SI Vault
Edited by Richard Demak
June 01, 1992
Artless Dodgers
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June 01, 1992


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"My granddad and Elvis's granddad were brothers," says Kirk, explaining his link to the King. Kirk was two when Elvis died in 1977. In fact, when asked whether Elvis has affected his life much, the compendious Kirk replied, "No, I don't guess he has." Still, the King does pop up in family conversation every now and then. Kirk says that just the other night his father received a call "from a guy saying he was Elvis."

Double Trouble
Eric and Derek Spielhagen are identical twins who play on the baseball team at the Woodberry Forest (Va.) School. The two seniors from Beeville, Texas, each batted .486 on the season with 17 hits in 35 at bats.

A Close Call

Early on the morning of May 21 the California Angels were traveling from New York City to Baltimore for a weekend series when one of their two buses overturned along the New Jersey Turnpike. Twelve players and staff members were hurt, none seriously, but Angel manager Buck Rodgers suffered a fractured rib, elbow and kneecap. He isn't expected to return to the dugout for at least a month.

Thankfully, the Angels were healthy enough to play their game on Friday night in Baltimore, but the accident raised a horrific question: What would happen if many players on a team were killed or severely injured? Here's how three major pro sports have answered that question.

?Baseball's American and National leagues have slightly different rules. If six or more players on an American League club are lost for at least 30 consecutive games, each of the other teams in the league must submit a list of four active players—a pitcher, a catcher, an infielder and an outfielder—to the league office. The weakened team would then choose players until it had selected five fewer than it had lost, replacing the lost players with others who play the same position.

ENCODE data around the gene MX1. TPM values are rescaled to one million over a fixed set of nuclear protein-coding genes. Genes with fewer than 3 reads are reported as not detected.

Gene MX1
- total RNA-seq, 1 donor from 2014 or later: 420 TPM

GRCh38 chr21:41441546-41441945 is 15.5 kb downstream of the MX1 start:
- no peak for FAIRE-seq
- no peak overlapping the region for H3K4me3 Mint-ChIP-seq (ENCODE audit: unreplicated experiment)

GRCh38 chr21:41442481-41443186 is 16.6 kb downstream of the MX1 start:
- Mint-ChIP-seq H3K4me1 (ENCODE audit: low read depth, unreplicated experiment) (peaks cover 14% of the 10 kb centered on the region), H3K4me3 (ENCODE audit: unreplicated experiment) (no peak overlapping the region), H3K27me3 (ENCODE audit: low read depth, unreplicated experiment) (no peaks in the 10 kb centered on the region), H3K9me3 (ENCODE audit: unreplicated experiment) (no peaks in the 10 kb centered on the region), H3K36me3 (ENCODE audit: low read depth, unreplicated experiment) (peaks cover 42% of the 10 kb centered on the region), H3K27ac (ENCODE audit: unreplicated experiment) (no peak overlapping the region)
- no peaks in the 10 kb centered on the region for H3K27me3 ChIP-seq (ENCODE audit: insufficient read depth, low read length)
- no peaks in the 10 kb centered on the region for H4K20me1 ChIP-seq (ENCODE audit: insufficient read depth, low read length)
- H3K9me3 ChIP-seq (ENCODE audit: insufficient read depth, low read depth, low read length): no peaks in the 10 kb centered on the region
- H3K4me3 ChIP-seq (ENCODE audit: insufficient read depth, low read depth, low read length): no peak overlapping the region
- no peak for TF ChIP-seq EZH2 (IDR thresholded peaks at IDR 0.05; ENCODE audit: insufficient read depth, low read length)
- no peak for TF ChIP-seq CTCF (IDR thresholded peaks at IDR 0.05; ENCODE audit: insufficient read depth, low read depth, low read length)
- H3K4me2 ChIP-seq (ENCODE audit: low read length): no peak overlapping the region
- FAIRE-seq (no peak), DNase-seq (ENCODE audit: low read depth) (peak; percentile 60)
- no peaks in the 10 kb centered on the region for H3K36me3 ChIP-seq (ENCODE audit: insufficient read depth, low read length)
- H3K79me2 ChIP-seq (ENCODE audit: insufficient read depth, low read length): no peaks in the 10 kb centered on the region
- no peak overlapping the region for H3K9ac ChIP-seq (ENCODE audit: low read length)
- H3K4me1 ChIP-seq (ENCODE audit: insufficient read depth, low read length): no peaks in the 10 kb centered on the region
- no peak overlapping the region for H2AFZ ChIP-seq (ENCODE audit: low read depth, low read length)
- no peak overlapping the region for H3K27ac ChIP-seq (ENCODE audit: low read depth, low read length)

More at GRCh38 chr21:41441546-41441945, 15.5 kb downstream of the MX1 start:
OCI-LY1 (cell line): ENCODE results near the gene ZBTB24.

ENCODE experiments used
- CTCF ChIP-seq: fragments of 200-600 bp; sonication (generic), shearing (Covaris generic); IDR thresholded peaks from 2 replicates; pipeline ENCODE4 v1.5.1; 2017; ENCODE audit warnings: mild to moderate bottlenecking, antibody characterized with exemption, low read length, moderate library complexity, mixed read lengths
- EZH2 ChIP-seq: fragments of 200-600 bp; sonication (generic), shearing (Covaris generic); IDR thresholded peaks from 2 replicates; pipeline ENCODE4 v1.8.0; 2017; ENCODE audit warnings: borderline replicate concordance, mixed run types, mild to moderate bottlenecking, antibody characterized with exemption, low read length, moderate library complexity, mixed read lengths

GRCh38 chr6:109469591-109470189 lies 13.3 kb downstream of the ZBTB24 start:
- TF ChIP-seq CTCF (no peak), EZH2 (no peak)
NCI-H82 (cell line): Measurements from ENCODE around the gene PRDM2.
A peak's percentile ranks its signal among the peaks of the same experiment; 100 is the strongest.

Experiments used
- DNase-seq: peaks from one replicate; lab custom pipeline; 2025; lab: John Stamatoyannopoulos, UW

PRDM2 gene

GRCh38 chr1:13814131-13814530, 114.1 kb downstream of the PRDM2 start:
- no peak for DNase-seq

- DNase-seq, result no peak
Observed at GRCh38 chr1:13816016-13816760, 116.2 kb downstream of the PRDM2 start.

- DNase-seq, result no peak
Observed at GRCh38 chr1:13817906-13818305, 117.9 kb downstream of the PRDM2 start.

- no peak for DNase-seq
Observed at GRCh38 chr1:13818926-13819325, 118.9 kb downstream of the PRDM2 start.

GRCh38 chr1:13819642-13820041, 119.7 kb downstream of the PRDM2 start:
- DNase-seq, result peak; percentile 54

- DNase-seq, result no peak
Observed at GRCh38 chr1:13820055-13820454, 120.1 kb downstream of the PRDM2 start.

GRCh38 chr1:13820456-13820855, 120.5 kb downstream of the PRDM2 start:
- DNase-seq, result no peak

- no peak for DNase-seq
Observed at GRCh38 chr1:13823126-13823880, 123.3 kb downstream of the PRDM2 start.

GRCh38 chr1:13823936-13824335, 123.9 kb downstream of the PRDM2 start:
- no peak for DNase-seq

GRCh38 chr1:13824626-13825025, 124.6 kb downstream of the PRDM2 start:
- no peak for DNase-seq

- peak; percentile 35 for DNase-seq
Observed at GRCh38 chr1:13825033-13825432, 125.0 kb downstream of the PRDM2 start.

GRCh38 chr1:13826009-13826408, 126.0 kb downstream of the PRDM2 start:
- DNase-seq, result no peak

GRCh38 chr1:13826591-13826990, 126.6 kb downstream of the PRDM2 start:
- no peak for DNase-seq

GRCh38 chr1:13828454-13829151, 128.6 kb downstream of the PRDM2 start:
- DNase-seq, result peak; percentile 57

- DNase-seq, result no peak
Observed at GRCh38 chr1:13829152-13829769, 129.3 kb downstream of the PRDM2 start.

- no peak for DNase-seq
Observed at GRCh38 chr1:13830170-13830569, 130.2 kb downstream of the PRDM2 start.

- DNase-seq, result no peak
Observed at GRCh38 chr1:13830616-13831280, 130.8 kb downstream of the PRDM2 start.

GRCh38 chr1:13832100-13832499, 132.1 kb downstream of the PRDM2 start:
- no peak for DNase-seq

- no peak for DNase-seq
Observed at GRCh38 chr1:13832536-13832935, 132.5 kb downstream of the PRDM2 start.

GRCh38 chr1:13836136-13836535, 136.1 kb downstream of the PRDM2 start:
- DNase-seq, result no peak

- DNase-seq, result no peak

If a National League team loses seven or more players for at least 60 days, the other teams must each submit a list of 12 players. The weakened team would then choose players until it had picked six fewer than it had lost. According to both plans, no team could have two players picked in an emergency draft until every other team had had one player selected.

?If an NFL team loses 15 or more players for the season, the commissioner could decide to cancel the rest of that team's schedule. If he did so, the team would choose replacement players in an emergency draft. Before the emergency draft, every team would be permitted to protect 34 players, and no team could lose two players in the draft until all the others had lost one. The weakened team would also get the first choice in the next year's college draft.

If the commissioner decided that the the weakened team should complete its season or if the team lost fewer than 15 players, the team would be granted priority on all waiver claims. In addition, if it was left with fewer than two quarterbacks, a special quarterback draft would be held. The other teams each could protect two quarterbacks, and after the season a drafted quarterback would return to his original team.

?If an NBA club loses five or more players, the league must hold a "disaster draft." Each team would freeze five players from its 15-man roster (including players on the active and injured list). The weakened team would then draft players until it had replenished its team.

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